UNHCR chief urges unity in Myanmar’s Rakhine state
Filippo Grandi meets with communities in restive Rakhine state to better understand their needs and challenges.
MAUNGDAW, Myanmar – The UN High Commissioner for Refugees, Filippo Grandi, has appealed to communities in Myanmar’s restive Rakhine state to unite in the face of fear, mistrust and underdevelopment.
On his first official visit to South-East Asia, Grandi met with displaced people, local communities and the authorities in Sittwe and Maungdaw townships to better understand their needs and challenges.
Last October, an estimated 20,000 people were displaced around Maungdaw in a security operation prompted by attacks on several border guard posts. Most have returned home but some are still hosted by local villagers pending agreement on return and relocation sites. Around Sittwe, 120,000 people remain in camps for internally displaced people after they were uprooted by inter-communal violence in 2012.
Masoota Hatu has lived in Sittwe’s Dar Paing camp for five years, facing health problems that she cannot afford to treat. Only two of her four children are in school as there is no secondary school in the camp.
“We need to move from survival to real life with opportunities.”
“It’s very difficult,” the 55-year-old widow told Grandi. “What I want most is to go back to my village so that our lives can improve.”
Like many Muslims in Rakhine state, stateless people like her cannot move freely without authorization and cannot access basic services like healthcare, education and their livelihoods easily.
“These people deserve a better future than the present conditions of extreme poverty, deprivation and isolation. We need to move from survival to real life with opportunities,” said the High Commissioner. “This is an extremely complex situation but it’s possible to work towards solutions.”
In March, an interim report by the government-appointed Advisory Commission for Rakhine State recommended steps to end displacement and promote inter-communal dialogue. The government has endorsed the report and agreed to implement these recommendations.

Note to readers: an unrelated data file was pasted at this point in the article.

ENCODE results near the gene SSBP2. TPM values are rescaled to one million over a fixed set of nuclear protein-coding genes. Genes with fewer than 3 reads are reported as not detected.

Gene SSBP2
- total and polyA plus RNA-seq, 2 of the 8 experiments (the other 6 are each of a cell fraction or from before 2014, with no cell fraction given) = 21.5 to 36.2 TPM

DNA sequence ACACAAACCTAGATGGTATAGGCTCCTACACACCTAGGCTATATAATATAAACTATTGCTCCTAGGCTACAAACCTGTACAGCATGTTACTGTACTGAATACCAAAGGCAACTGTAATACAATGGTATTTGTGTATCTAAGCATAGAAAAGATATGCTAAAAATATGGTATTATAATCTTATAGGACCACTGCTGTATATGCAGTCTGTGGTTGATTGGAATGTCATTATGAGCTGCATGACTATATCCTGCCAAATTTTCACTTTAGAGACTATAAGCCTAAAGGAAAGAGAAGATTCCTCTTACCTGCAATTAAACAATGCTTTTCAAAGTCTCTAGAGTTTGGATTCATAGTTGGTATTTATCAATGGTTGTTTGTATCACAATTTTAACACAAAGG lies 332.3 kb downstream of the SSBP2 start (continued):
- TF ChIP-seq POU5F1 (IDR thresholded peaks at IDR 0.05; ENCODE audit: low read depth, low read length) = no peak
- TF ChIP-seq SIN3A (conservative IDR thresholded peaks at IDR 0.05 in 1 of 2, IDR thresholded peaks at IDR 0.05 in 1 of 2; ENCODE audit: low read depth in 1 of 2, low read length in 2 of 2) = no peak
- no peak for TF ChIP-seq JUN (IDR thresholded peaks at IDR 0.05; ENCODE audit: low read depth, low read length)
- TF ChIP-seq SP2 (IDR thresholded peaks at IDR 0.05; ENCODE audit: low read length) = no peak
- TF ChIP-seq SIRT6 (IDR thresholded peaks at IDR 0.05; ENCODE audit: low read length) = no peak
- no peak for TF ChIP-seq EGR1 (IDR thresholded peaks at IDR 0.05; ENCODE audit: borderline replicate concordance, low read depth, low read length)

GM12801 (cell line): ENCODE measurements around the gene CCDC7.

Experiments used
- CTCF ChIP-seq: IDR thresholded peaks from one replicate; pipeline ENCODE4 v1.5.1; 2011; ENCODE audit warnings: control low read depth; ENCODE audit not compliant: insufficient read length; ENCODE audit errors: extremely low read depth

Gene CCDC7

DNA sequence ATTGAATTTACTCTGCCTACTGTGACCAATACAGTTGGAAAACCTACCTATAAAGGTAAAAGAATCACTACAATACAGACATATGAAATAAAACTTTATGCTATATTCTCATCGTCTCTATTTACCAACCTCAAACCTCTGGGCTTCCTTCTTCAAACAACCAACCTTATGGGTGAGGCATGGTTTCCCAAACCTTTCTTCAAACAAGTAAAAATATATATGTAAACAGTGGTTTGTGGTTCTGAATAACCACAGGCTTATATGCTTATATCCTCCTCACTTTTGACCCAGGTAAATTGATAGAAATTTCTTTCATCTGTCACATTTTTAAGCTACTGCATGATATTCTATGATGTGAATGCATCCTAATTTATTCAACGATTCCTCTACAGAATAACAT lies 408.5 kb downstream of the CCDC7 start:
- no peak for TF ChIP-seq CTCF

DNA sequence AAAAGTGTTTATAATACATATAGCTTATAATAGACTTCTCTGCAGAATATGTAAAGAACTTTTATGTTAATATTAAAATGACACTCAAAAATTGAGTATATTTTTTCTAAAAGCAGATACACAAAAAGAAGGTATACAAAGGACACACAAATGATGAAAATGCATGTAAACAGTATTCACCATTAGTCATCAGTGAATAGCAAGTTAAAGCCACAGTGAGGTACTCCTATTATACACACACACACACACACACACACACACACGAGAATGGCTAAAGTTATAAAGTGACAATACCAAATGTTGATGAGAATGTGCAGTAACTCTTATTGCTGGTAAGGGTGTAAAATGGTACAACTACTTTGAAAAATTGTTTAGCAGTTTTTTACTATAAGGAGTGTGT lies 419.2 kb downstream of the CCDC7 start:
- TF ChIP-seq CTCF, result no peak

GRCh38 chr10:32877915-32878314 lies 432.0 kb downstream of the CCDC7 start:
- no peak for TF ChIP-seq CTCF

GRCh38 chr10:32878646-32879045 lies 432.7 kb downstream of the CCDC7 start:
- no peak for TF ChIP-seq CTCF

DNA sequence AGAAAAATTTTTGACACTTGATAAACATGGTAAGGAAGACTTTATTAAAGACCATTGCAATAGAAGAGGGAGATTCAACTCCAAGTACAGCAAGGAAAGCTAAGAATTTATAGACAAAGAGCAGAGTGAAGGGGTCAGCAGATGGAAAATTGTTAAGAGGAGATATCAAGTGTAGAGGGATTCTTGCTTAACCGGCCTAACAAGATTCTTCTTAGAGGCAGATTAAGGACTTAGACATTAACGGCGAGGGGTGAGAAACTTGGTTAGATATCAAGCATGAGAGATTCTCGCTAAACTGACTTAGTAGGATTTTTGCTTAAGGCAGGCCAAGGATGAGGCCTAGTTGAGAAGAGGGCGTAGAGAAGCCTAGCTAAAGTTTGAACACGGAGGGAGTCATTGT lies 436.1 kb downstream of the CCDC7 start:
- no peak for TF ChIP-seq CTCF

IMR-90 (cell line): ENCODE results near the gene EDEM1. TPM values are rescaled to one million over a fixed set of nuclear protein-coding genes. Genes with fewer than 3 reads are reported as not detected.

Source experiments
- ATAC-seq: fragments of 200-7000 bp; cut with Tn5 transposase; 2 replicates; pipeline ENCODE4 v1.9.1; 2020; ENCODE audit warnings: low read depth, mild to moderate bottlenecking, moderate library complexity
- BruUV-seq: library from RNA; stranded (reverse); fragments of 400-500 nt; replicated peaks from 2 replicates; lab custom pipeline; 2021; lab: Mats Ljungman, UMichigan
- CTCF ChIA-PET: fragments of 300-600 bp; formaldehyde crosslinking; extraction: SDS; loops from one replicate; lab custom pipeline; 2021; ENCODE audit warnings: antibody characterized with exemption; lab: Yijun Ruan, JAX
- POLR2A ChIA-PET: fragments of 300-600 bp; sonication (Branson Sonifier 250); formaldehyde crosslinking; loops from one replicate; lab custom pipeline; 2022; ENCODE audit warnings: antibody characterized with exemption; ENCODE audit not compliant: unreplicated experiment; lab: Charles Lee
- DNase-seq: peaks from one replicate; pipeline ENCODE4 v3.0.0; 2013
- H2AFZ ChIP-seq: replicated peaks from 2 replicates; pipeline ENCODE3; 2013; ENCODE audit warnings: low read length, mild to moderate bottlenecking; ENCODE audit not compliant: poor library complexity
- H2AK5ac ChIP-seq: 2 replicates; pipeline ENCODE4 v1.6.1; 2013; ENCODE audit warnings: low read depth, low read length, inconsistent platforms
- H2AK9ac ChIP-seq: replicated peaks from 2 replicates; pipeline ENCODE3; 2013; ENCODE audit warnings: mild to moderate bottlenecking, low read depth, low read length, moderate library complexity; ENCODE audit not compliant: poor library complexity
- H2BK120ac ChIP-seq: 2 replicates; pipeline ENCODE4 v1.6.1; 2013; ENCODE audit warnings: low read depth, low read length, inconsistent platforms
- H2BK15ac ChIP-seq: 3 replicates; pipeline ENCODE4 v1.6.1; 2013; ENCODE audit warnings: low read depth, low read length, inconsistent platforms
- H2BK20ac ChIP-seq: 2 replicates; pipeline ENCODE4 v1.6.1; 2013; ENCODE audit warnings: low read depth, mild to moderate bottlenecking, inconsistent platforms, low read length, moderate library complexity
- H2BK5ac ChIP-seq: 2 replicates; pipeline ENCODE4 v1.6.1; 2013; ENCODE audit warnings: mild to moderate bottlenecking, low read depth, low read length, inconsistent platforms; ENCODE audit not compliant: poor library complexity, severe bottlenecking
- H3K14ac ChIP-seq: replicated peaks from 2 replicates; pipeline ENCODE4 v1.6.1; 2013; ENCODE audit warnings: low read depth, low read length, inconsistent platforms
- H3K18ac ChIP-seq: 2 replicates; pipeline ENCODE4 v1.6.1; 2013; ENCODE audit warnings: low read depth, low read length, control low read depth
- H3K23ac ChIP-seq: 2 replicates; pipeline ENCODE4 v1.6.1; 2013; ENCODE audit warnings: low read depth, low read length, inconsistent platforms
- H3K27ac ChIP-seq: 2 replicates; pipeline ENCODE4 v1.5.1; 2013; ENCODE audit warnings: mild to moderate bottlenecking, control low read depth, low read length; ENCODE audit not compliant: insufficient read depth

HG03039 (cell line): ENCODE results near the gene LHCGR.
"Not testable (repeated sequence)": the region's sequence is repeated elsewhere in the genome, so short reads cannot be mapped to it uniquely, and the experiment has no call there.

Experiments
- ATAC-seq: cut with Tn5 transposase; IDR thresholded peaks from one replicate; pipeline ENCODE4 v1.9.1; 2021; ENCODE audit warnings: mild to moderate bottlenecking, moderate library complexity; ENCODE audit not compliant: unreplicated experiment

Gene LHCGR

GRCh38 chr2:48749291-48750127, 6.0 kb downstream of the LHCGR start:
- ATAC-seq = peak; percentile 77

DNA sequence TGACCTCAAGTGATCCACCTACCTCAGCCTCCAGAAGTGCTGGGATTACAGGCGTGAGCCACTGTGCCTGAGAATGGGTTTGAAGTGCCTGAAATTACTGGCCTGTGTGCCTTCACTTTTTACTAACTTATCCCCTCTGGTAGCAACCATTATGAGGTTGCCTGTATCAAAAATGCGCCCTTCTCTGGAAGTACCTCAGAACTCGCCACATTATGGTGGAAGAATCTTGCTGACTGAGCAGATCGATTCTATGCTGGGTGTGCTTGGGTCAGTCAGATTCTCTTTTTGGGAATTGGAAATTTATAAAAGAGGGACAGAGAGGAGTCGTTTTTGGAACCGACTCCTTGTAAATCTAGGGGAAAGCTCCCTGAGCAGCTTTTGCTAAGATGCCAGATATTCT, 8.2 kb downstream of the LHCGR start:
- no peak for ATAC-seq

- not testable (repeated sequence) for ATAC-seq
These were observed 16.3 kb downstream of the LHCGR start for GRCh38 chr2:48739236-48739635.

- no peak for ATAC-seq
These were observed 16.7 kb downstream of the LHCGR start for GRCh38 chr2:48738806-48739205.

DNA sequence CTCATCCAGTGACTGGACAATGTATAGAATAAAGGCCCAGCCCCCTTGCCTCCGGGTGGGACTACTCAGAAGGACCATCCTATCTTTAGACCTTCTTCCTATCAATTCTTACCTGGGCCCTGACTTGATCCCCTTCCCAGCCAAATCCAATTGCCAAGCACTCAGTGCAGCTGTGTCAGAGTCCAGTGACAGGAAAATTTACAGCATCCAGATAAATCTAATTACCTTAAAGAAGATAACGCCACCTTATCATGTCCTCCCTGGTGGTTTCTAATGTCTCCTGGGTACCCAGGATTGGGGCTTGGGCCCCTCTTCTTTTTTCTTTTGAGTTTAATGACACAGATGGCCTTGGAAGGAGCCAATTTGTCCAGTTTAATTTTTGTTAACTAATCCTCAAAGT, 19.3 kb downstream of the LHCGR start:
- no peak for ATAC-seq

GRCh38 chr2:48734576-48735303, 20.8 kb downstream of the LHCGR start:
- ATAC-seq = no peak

It will not be easy – the atmosphere in Maungdaw remains tense after the October violence that was allegedly perpetrated by members of a militant group.
On Tuesday, when Grandi met a group of Rakhine villagers living next to a Muslim village in Maungdaw, they told him the communities used to live and work together.
“But after the October violence, we are afraid to leave our homes to collect firewood or fish for a living. Our children are also staying home from school. We need some assistance until things improve,” said a community leader.
The High Commissioner urged both communities to resume dialogue. “You have the same fears for your families, and the same anxieties over how to provide for them,” he said. “Humanitarian assistance is important but it will not last forever. By learning to live together in peace, you can lay the groundwork for prosperity and development.”
In Maungdaw, Grandi visited a UNHCR, UN Refugee Agency, supported project to promote peaceful co-existence through vocational training classes. It brings together 20 Muslim and Rakhine women to learn sewing skills and basic literacy, as well as health and hygiene education. Although they would appear to have little in common, many of these women have either had no education or had to drop out of school to support their families.
May Than New, 23, dropped out after middle school as her parents could not afford further education. She sold fuel in a shop before joining the sewing class. Now she plans to work as a tailor and teach sewing upon graduation.
“My parents always had Muslim friends in our house and we believe discrimination will only bring problems,” she said. “This class has helped me to understand my Muslim friends better.”
Her classmate Somira, 19, added: “I didn’t know any Rakhines before but now I have made some friends in class.”
“This class has helped me to understand my Muslim friends better.”
UNHCR has also helped to set up a market in downtown Maungdaw where some 2,000 families of Muslim, Rakhine, Hindu and other minority groups go for their daily food supplies and social interaction.
Asked what would help to improve their lives, a Muslim villager in Maungdaw said: “We just want to live peacefully, to have an identity card and the same rights as the others.”
On Wednesday, the High Commissioner met with Myanmar’s State Counsellor Aung San Suu Kyi and other ministers to discuss the situation in Rakhine State, the displacement in Kachin and northern Shan state, as well as the potential for mainly ethnic Karen refugees to return home voluntarily from Thailand.
From Myanmar, Grandi will move on to Thailand and Bangladesh to discuss refugee issues in both countries, before ending his regional tour on July 11.